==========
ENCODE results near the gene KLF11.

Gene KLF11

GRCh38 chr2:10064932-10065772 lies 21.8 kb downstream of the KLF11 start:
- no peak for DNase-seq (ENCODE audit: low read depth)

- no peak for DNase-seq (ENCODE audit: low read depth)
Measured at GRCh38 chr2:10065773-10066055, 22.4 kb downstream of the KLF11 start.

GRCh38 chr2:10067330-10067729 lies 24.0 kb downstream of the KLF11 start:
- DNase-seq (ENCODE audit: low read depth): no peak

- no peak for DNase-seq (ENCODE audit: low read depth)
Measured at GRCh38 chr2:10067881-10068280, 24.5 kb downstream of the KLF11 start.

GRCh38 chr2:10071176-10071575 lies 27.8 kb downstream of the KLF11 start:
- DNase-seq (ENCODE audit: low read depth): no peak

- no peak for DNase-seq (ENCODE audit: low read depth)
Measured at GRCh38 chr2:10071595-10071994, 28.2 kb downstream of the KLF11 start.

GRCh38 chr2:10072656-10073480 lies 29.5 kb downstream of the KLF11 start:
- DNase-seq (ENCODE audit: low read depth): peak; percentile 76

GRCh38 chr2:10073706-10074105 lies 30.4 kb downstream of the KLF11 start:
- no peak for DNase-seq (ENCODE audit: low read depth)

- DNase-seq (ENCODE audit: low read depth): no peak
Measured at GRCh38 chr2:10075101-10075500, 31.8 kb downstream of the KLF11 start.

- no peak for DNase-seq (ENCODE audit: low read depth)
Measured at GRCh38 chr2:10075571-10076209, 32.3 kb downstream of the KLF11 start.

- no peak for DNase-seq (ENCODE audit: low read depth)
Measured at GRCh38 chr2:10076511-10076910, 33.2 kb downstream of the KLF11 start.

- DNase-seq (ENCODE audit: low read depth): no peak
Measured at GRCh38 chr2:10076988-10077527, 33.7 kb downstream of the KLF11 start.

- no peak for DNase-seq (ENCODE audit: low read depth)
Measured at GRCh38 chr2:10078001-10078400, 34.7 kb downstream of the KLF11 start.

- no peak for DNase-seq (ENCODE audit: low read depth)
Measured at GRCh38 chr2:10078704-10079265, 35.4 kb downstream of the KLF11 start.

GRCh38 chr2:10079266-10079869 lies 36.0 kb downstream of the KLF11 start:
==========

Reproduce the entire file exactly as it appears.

ENCODE results near the gene KLF11.

Gene KLF11

GRCh38 chr2:10064932-10065772 lies 21.8 kb downstream of the KLF11 start:
- no peak for DNase-seq (ENCODE audit: low read depth)

- no peak for DNase-seq (ENCODE audit: low read depth)
Measured at GRCh38 chr2:10065773-10066055, 22.4 kb downstream of the KLF11 start.

GRCh38 chr2:10067330-10067729 lies 24.0 kb downstream of the KLF11 start:
- DNase-seq (ENCODE audit: low read depth): no peak

- no peak for DNase-seq (ENCODE audit: low read depth)
Measured at GRCh38 chr2:10067881-10068280, 24.5 kb downstream of the KLF11 start.

GRCh38 chr2:10071176-10071575 lies 27.8 kb downstream of the KLF11 start:
- DNase-seq (ENCODE audit: low read depth): no peak

- no peak for DNase-seq (ENCODE audit: low read depth)
Measured at GRCh38 chr2:10071595-10071994, 28.2 kb downstream of the KLF11 start.

GRCh38 chr2:10072656-10073480 lies 29.5 kb downstream of the KLF11 start:
- DNase-seq (ENCODE audit: low read depth): peak; percentile 76

GRCh38 chr2:10073706-10074105 lies 30.4 kb downstream of the KLF11 start:
- no peak for DNase-seq (ENCODE audit: low read depth)

- DNase-seq (ENCODE audit: low read depth): no peak
Measured at GRCh38 chr2:10075101-10075500, 31.8 kb downstream of the KLF11 start.

- no peak for DNase-seq (ENCODE audit: low read depth)
Measured at GRCh38 chr2:10075571-10076209, 32.3 kb downstream of the KLF11 start.

- no peak for DNase-seq (ENCODE audit: low read depth)
Measured at GRCh38 chr2:10076511-10076910, 33.2 kb downstream of the KLF11 start.

- DNase-seq (ENCODE audit: low read depth): no peak
Measured at GRCh38 chr2:10076988-10077527, 33.7 kb downstream of the KLF11 start.

- no peak for DNase-seq (ENCODE audit: low read depth)
Measured at GRCh38 chr2:10078001-10078400, 34.7 kb downstream of the KLF11 start.

- no peak for DNase-seq (ENCODE audit: low read depth)
Measured at GRCh38 chr2:10078704-10079265, 35.4 kb downstream of the KLF11 start.

GRCh38 chr2:10079266-10079869 lies 36.0 kb downstream of the KLF11 start: